The implementation of a controversial new science curriculum that caused outrage for its lack of any mention of physics, chemistry or biology has come to a halt - both delighting and frustrating educators.
Consultation on the draft new science curriculum, which caused uproar when an early version was leaked, has been put on hold for a second time, with the Ministry of Education waiting to “engage” with the new Government before it is sent out.
The National Party waded into the education debate during the election campaign, promising to “rewrite” the New Zealand school curriculum, meaning the controversial proposal may never see the light of day.
Principals spoken to by the Herald said teachers were frustrated by the lack of certainty but pleased there was an opportunity to make improvements or start over.
A “fast draft” of the former Government’s new science curriculum was sent to a few teachers for feedback in July, ahead of its wider release for consultation scheduled for August, but was leaked by concerned educators.
The draft contained no mention of physics, chemistry or biology and set out that science would be taught through four contexts - the Earth system; biodiversity; food, energy and water; and infectious diseases.
Teachers who had seen the document said they had grave concerns. It was embarrassing, and would lead to “appalling” declines in student achievement, they said.
One of the curriculum writers, director of the University of Waikato’s Wilf Malcolm Institute of Educational Research, Cathy Buntting, defended it, saying teachers would be teaching “the chemistry and the physics that you need to engage with the big issues of our time”.
In August, the Ministry of Education informed the “peak bodies” that the draft science curriculum would instead go out for consultation in October, saying it wanted to “make sure the next draft accounts for the concerns raised so far”.
The ministry said it would release the draft arts and technology curriculums at the same time.
This month, the ministry told the Herald the release had again been delayed as staff waited to “engage with the incoming government before releasing the updated drafts of the refreshed science, technology and the arts learning areas”.
St Cuthbert’s College principal Justine Mahon said delaying consultation was a positive move because New Zealand’s education was in “dire straits” at the moment and the incoming Government needed to make it a priority to lift the standard.
“It’s actually really urgent, secondary teachers need certainty,” she said.
She said it was particularly frustrating for teachers of subjects like science that needed to be taught very systematically.
“An awful lot of planning needs to go into this and then you need to have time to ensure that the teachers have the training and support to implement these changes properly,” Mahon said.
“So it’s a matter of extreme urgency because you can’t have cohorts of young people not being prepared to compete in the STEM world. New Zealand cannot afford to fall behind.”
She said it was quite possible the new Government would decide to scrap the current proposal and believed starting over would provide the best outcome for students.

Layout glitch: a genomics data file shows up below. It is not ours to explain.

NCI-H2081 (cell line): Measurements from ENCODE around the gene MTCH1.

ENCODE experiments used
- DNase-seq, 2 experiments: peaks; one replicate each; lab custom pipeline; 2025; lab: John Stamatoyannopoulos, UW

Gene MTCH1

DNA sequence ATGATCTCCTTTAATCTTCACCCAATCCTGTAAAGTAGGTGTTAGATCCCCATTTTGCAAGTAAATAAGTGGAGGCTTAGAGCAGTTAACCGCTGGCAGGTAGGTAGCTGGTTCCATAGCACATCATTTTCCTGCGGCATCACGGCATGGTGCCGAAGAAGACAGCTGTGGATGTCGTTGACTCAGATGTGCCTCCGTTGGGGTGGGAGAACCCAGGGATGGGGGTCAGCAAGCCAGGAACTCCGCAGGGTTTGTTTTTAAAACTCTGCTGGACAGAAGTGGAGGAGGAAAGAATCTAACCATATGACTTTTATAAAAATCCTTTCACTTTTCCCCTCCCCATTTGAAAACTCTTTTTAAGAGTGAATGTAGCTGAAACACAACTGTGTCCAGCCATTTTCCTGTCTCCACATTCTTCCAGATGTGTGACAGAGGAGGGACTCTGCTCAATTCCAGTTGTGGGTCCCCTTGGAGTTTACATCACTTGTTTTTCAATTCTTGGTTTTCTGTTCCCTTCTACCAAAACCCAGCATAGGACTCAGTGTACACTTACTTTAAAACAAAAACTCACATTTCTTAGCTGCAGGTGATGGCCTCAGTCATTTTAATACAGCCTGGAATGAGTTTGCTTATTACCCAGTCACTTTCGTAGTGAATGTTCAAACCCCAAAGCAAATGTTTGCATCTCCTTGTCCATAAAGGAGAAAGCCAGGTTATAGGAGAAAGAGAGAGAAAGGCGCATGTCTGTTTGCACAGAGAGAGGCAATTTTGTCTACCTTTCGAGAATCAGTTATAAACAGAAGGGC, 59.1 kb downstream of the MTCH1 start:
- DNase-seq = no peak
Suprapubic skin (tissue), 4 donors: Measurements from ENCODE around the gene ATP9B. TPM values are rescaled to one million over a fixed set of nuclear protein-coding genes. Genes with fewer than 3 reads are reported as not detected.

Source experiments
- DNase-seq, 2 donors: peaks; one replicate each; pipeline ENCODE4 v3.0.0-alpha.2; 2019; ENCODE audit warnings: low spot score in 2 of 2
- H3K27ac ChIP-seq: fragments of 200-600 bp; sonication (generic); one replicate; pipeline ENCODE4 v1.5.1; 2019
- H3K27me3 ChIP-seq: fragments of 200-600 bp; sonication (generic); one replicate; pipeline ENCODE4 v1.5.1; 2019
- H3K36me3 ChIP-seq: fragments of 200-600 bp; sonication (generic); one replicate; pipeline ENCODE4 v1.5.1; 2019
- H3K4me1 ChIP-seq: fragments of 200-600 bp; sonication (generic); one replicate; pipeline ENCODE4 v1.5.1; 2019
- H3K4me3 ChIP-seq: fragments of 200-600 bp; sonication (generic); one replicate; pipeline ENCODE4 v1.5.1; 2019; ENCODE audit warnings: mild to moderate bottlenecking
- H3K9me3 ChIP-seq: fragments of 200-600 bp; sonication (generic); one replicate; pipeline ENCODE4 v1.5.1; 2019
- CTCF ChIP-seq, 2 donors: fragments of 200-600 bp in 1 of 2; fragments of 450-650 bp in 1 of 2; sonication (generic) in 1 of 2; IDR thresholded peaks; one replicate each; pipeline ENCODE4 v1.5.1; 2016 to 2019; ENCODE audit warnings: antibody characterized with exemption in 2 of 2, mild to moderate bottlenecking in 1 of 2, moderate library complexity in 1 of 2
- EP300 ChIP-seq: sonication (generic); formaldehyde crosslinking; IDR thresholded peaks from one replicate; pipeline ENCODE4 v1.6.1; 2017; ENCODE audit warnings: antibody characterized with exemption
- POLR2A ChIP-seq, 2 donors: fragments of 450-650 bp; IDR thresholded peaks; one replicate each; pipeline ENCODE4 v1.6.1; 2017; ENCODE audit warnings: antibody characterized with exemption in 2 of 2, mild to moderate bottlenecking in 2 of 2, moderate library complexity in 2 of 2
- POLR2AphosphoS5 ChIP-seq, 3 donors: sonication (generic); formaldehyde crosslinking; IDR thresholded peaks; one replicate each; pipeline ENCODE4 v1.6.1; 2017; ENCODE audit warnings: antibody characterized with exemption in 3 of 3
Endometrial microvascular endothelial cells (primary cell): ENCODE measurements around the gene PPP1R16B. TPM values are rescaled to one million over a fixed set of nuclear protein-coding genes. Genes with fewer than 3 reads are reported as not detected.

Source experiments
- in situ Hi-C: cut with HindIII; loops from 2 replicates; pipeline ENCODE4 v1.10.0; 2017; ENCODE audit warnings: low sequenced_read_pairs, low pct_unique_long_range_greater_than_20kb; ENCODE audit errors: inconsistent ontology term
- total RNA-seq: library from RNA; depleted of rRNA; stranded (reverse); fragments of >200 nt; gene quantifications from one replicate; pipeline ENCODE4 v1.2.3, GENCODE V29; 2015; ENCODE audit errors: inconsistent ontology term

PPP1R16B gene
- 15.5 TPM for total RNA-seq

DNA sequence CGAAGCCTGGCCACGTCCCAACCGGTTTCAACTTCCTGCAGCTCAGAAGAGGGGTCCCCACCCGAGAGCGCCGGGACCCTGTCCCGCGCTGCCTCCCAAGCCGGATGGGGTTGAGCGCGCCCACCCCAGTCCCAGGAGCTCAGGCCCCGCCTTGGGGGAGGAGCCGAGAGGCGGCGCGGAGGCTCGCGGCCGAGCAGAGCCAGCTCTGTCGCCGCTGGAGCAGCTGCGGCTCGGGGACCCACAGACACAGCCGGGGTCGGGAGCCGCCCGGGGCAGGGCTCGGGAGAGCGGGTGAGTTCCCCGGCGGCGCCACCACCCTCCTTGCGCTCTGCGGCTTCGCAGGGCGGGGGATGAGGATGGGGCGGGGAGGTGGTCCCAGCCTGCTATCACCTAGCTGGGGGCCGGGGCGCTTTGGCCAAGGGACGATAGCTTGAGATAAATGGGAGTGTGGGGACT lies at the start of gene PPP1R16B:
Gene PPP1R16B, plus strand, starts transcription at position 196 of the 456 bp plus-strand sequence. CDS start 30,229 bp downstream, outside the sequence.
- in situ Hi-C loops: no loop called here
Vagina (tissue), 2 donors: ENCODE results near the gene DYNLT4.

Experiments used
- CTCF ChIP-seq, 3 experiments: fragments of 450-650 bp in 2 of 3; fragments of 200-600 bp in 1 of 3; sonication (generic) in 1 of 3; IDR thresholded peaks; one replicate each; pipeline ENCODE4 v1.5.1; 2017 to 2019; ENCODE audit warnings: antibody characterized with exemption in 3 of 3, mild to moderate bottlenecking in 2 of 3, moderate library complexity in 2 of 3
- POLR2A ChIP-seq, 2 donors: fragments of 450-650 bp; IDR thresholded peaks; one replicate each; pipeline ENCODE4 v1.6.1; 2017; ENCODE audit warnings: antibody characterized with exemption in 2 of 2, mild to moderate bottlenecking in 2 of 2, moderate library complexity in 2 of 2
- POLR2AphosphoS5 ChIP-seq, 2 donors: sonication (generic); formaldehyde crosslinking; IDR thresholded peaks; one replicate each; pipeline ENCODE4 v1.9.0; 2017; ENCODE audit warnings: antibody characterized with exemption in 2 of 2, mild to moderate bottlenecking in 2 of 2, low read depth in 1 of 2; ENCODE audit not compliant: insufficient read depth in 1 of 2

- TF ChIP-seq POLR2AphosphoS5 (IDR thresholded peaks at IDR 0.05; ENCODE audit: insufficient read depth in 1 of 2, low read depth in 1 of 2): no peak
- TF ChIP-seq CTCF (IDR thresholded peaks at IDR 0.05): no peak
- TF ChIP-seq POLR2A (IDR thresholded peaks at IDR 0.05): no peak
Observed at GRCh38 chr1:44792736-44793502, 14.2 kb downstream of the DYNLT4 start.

“Teachers always put the needs of their students first. They’re very good at pivoting and preparing but they want to prepare and provide a curriculum that’s robust and rigorous and it’s very difficult for them, as professionals, to be asked or expected to teach anything that’s not.”
Secondary Principals of New Zealand president Vaughan Couillault, who is also Secondary Principals of New Zealand president, said he believed it would be “imprudent” to rush ahead with consultation now. He hoped work could continue in earnest once a Government had been formed.
He acknowledged science teachers around the country were “frustrated”. While getting it sorted was a pressing issue, it was not urgent given it did not have to be implemented until 2027, he said.
“There are frustrations but it’s borne of how the process has gone up until this point in terms of whose voice is loudest. There’s discontent and so I think it is very prudent to just leave it there at the moment - wait for the Government to form, see what the direction the new minister, whoever that may be, wants to take in this regard. And it may not happen before Christmas.”
As for the new Government scrapping the refreshed curriculum entirely, Couillault said it would be “problematic” and a “waste of taxpayer money”.
He believed the direction of travel would change but the current work could be built on.
A National Party spokesman said they were unable to comment while coalition negotiations were ongoing.
In July, Association of Science Educators president Doug Walker said he was shocked when he saw a copy of the draft new science curriculum.
“Certainly, in its current state, I would be extremely concerned with that being our guiding document as educators in Aotearoa. The lack of physics, chemistry, Earth and space science, I was very surprised by that.”
New Zealand Institute of Physics education council chairman David Housden said physics teachers were not happy either.
“We were shocked. I think that physics and chemistry are fundamental sciences and we would expect to find a broad curriculum with elements of it from space all the way down to tiny particles.”
Amy Wiggins is an Auckland-based reporter who covers education. She joined the Herald in 2017 and has worked as a journalist for 12 years.